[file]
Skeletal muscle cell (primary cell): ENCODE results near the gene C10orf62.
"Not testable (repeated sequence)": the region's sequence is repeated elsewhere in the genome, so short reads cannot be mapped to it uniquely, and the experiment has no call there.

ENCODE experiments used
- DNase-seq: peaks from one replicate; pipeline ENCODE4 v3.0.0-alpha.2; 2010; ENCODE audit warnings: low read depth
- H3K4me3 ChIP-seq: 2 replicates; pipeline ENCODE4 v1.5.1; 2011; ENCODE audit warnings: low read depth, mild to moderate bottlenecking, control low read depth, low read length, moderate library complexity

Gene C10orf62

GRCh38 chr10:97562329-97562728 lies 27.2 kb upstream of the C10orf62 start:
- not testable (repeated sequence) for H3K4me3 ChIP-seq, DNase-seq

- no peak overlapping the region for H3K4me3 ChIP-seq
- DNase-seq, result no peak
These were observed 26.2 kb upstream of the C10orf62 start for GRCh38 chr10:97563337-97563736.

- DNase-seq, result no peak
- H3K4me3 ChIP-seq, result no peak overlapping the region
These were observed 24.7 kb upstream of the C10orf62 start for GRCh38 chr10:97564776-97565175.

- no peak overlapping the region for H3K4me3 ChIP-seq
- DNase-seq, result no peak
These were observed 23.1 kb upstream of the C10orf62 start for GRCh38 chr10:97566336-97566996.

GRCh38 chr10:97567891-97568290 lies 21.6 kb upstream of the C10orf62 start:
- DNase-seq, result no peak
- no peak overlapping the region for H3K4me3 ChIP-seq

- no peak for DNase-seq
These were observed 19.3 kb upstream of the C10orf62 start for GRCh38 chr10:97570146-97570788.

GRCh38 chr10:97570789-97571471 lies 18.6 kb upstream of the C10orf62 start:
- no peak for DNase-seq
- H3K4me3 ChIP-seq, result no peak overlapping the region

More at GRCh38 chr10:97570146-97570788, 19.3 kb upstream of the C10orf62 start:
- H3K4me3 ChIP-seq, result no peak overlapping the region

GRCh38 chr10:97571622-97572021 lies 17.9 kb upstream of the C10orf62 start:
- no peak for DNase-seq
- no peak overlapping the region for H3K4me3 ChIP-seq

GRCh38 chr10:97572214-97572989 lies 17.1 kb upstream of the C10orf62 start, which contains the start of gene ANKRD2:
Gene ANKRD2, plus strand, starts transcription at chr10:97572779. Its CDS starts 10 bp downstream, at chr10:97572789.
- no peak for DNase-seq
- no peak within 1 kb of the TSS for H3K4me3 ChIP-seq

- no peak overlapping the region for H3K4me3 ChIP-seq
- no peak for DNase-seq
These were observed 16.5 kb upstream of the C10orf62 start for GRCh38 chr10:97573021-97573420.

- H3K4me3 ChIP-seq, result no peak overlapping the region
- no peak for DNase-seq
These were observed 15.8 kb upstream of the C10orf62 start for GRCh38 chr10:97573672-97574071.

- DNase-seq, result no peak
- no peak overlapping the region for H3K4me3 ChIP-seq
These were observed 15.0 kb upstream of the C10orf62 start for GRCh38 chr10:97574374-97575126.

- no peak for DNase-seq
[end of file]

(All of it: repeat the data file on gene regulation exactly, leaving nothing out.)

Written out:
Skeletal muscle cell (primary cell): ENCODE results near the gene C10orf62.
"Not testable (repeated sequence)": the region's sequence is repeated elsewhere in the genome, so short reads cannot be mapped to it uniquely, and the experiment has no call there.

ENCODE experiments used
- DNase-seq: peaks from one replicate; pipeline ENCODE4 v3.0.0-alpha.2; 2010; ENCODE audit warnings: low read depth
- H3K4me3 ChIP-seq: 2 replicates; pipeline ENCODE4 v1.5.1; 2011; ENCODE audit warnings: low read depth, mild to moderate bottlenecking, control low read depth, low read length, moderate library complexity

Gene C10orf62

GRCh38 chr10:97562329-97562728 lies 27.2 kb upstream of the C10orf62 start:
- not testable (repeated sequence) for H3K4me3 ChIP-seq, DNase-seq

- no peak overlapping the region for H3K4me3 ChIP-seq
- DNase-seq, result no peak
These were observed 26.2 kb upstream of the C10orf62 start for GRCh38 chr10:97563337-97563736.

- DNase-seq, result no peak
- H3K4me3 ChIP-seq, result no peak overlapping the region
These were observed 24.7 kb upstream of the C10orf62 start for GRCh38 chr10:97564776-97565175.

- no peak overlapping the region for H3K4me3 ChIP-seq
- DNase-seq, result no peak
These were observed 23.1 kb upstream of the C10orf62 start for GRCh38 chr10:97566336-97566996.

GRCh38 chr10:97567891-97568290 lies 21.6 kb upstream of the C10orf62 start:
- DNase-seq, result no peak
- no peak overlapping the region for H3K4me3 ChIP-seq

- no peak for DNase-seq
These were observed 19.3 kb upstream of the C10orf62 start for GRCh38 chr10:97570146-97570788.

GRCh38 chr10:97570789-97571471 lies 18.6 kb upstream of the C10orf62 start:
- no peak for DNase-seq
- H3K4me3 ChIP-seq, result no peak overlapping the region

More at GRCh38 chr10:97570146-97570788, 19.3 kb upstream of the C10orf62 start:
- H3K4me3 ChIP-seq, result no peak overlapping the region

GRCh38 chr10:97571622-97572021 lies 17.9 kb upstream of the C10orf62 start:
- no peak for DNase-seq
- no peak overlapping the region for H3K4me3 ChIP-seq

GRCh38 chr10:97572214-97572989 lies 17.1 kb upstream of the C10orf62 start, which contains the start of gene ANKRD2:
Gene ANKRD2, plus strand, starts transcription at chr10:97572779. Its CDS starts 10 bp downstream, at chr10:97572789.
- no peak for DNase-seq
- no peak within 1 kb of the TSS for H3K4me3 ChIP-seq

- no peak overlapping the region for H3K4me3 ChIP-seq
- no peak for DNase-seq
These were observed 16.5 kb upstream of the C10orf62 start for GRCh38 chr10:97573021-97573420.

- H3K4me3 ChIP-seq, result no peak overlapping the region
- no peak for DNase-seq
These were observed 15.8 kb upstream of the C10orf62 start for GRCh38 chr10:97573672-97574071.

- DNase-seq, result no peak
- no peak overlapping the region for H3K4me3 ChIP-seq
These were observed 15.0 kb upstream of the C10orf62 start for GRCh38 chr10:97574374-97575126.

- no peak for DNase-seq